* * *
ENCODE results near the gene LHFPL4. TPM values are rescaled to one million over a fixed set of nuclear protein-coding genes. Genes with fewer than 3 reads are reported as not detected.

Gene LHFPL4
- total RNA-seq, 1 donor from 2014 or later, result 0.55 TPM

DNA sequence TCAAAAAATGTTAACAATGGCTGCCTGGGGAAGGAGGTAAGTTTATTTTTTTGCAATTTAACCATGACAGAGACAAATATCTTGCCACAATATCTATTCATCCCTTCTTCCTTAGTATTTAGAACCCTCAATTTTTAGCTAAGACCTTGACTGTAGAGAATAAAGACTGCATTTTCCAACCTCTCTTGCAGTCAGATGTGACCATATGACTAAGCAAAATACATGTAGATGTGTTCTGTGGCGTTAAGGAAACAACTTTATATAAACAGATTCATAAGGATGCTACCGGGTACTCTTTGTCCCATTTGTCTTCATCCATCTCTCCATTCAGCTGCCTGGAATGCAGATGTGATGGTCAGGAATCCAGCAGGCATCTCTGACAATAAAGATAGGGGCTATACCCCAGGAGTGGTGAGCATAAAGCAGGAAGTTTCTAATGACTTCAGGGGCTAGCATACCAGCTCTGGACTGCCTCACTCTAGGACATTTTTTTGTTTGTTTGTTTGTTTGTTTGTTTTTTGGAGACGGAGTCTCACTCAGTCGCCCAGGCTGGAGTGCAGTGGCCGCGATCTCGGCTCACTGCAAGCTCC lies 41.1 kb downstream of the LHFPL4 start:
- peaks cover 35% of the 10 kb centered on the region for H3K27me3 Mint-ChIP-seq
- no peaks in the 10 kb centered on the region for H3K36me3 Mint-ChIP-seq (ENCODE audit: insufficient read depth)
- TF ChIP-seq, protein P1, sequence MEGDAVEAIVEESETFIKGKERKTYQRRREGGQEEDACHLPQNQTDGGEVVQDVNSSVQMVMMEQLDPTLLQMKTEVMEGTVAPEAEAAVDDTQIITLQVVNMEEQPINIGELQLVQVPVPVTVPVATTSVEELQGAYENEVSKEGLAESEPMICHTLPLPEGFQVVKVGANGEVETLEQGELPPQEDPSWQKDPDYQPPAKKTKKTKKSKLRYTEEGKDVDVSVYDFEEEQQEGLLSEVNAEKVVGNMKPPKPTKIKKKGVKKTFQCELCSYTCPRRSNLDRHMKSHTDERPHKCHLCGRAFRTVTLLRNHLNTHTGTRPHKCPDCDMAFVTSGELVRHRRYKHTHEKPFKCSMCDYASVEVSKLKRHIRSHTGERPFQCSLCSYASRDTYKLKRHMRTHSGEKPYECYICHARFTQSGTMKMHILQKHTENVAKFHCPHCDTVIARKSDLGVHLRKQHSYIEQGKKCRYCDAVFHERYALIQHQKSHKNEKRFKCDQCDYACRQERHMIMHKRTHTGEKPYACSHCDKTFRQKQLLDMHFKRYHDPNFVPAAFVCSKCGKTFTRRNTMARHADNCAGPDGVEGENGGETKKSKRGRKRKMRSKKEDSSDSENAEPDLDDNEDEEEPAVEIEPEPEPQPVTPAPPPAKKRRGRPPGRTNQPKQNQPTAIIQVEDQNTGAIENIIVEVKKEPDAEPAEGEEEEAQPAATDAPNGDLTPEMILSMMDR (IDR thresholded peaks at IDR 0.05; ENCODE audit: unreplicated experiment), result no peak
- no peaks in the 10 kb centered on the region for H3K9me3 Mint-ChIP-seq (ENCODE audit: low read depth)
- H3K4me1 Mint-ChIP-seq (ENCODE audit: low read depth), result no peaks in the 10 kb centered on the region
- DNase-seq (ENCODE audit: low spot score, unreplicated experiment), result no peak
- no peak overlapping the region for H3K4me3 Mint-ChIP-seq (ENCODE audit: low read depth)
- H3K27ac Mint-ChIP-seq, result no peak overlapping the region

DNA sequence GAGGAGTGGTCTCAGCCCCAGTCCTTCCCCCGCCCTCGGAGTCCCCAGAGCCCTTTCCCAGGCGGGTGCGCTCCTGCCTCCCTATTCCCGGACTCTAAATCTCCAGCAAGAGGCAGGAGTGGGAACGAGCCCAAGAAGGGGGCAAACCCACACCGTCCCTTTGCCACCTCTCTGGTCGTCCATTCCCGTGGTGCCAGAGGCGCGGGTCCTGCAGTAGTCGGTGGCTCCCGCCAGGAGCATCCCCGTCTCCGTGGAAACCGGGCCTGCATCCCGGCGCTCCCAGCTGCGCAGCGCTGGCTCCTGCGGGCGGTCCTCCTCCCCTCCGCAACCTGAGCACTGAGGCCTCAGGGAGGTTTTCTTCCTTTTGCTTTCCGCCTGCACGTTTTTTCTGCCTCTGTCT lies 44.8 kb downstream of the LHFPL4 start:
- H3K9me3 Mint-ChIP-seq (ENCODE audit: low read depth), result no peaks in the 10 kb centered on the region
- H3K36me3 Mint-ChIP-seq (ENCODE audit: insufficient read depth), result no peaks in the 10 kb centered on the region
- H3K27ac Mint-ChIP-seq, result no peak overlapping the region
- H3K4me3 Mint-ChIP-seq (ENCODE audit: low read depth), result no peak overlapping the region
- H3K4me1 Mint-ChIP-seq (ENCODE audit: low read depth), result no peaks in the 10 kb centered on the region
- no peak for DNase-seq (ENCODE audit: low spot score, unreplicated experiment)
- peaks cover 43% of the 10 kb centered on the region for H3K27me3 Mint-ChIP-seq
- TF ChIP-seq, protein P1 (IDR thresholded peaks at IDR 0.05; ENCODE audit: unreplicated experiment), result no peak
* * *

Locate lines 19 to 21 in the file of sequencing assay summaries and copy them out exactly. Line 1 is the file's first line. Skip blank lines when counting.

- no peak for DNase-seq (ENCODE audit: low spot score, unreplicated experiment)
- peaks cover 43% of the 10 kb centered on the region for H3K27me3 Mint-ChIP-seq
- TF ChIP-seq, protein P1 (IDR thresholded peaks at IDR 0.05; ENCODE audit: unreplicated experiment), result no peak